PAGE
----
Really I am saying nothing especially new here, since Nobel Economist Simon Kuznets long ago identified what are known as "Kuznets Cycles" which are mini-cycles driven by migrant flows with a 10 to 15 year lag. Obviously with financial markets becoming somewhat more efficient the lead-lag times have probably reduced considerably.

What Kuznets didn't think about, however, was the impact of these flows on age structures and population pyramids. I am now finding myself rethinking just exactly what it was that happened in the US during the 1990s. As we all know there were massive inward migrant flows - 1 million undocumented workers a year from the late 80s I think. And I am being lead to ask myself: did the US median age actually drop during the 1990s? If it did that would explain a lot of things.

Now if you look at this graph (which Ken Gronbach kindly maintains at the top of his Changing Demography Blog) you will see that there have been important structural shifts in the US population over the last 50 years, and in particular the presence of what Gronbach calls the "silent generation" (click over image for a better view).

Now if this idea is right - that migrant flows represent a strong feedback process (or a strong version of what Keynes would have called the multiplier), and that US median age actually fell during the 1990s (which is an idea that needs to be checked and calculated) - then we have another potential explanation (aside that is from productivity and the arrival of the internet) for what Alan Greenspan called the raised cruising speed of the US economy. At this point all of this is largely conjecture, but since the underlying idea seems to fit in so well with what we have been seeing here in Europe - in places like Ireland, the UK, Greece and Spain (and in each of these cases median ages have been going down not up in the last few years) - and indeed if any of this has any validity it does seem to add some force to my old idea that what central bankers should actually be doing is targeting median ages.


Bloomberg today has another piece on roughly the same topic:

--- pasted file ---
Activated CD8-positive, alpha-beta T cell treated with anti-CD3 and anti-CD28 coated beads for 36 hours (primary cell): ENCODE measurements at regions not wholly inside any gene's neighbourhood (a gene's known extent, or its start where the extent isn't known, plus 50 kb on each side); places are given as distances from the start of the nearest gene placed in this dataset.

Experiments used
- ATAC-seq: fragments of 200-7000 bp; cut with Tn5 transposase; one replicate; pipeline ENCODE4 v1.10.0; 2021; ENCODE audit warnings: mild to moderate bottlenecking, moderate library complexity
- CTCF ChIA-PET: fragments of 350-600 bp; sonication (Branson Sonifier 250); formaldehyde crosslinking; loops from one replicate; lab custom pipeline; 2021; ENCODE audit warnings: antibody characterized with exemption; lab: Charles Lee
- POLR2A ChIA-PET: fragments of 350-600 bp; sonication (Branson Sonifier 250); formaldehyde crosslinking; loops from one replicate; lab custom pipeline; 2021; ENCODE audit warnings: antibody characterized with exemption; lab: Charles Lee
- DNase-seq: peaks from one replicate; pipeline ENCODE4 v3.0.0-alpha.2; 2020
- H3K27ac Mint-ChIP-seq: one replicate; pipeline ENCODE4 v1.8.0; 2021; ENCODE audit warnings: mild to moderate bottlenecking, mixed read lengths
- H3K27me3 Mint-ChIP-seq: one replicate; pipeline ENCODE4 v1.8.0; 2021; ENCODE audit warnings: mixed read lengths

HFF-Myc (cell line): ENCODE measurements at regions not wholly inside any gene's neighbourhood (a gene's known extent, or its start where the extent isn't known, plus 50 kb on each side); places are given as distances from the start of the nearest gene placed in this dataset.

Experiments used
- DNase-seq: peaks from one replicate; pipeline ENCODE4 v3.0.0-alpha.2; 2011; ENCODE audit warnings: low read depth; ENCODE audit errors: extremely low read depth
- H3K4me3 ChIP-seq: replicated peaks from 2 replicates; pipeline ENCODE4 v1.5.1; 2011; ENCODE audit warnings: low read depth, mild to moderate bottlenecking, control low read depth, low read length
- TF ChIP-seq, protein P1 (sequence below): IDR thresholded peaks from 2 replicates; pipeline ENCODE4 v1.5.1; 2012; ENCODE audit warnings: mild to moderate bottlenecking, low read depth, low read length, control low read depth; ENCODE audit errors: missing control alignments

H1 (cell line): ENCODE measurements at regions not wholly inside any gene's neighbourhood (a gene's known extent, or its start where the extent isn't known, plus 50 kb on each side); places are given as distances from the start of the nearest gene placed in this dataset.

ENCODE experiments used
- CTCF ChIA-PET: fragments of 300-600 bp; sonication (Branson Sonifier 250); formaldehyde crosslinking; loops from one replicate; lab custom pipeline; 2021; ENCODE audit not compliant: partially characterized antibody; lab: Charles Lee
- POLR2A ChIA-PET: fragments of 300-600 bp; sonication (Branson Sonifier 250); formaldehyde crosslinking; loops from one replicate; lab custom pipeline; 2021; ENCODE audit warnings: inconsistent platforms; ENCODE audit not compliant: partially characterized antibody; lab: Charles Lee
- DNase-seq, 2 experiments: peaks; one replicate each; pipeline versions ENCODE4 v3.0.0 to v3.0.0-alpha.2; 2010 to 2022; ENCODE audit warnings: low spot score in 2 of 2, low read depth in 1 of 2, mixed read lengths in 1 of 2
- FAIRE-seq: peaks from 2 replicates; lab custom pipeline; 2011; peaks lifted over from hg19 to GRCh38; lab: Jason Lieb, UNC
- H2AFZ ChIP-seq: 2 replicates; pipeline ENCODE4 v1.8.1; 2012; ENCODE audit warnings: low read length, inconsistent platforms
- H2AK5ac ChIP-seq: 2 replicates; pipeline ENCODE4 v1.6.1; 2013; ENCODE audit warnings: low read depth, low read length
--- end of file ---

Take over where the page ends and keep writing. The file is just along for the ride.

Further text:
The slump in homebuilding, the deepest since 1990, has so far taken only a modest toll on the U.S. job market. Workers like Francisco Leon may be part of the explanation.Two years ago, Leon, an undocumented immigrant from Guatemala, had little trouble finding construction work five days a week in northern Virginia. Nowadays, the 22-year-old mainly does odd jobs, often only two days a week.

As the article notes, the preponderance of undocumented migrant workers in construction may be one of the reasons the brunt of the housing slowdown is not showing in the official employment figures:

Housing-related jobs peaked at about 8 million in April 2006, representing almost 6 percent of the U.S. workforce, according to a tabulation of such jobs compiled from the Labor Department's establishment surveys for a Credit Suisse report that Feldman helped write. Such jobs represented about 18 percent of the growth in payrolls between 2003 and 2006, the report said. In the past year, they've declined about only 2 percent at a time when housing starts were off by about a third. Building permits in April slumped to the lowest in a decade.``Immigrants might be bearing the brunt of the slowdown'' for now, Feldman said.

So a lot of what is happening may not be showing up in the official stats:

Just as government labor statistics don't count many of the estimated 12 million undocumented immigrants, they miss many independent contractors, whether foreign-born or not, according to Daniel Jester, an economist at Moody's Economy.com in West Chester, Pennsylvania. The Labor Department's establishment survey, which covers companies larger than 1,000 employees and a random sampling of smaller firms, fails to capture independent contractors who make up more than 20 percent of all workers in construction, Jester wrote in an April research paper. What's more, those self- employed contractors aren't picked up by the government's weekly figures on filings for unemployment claims.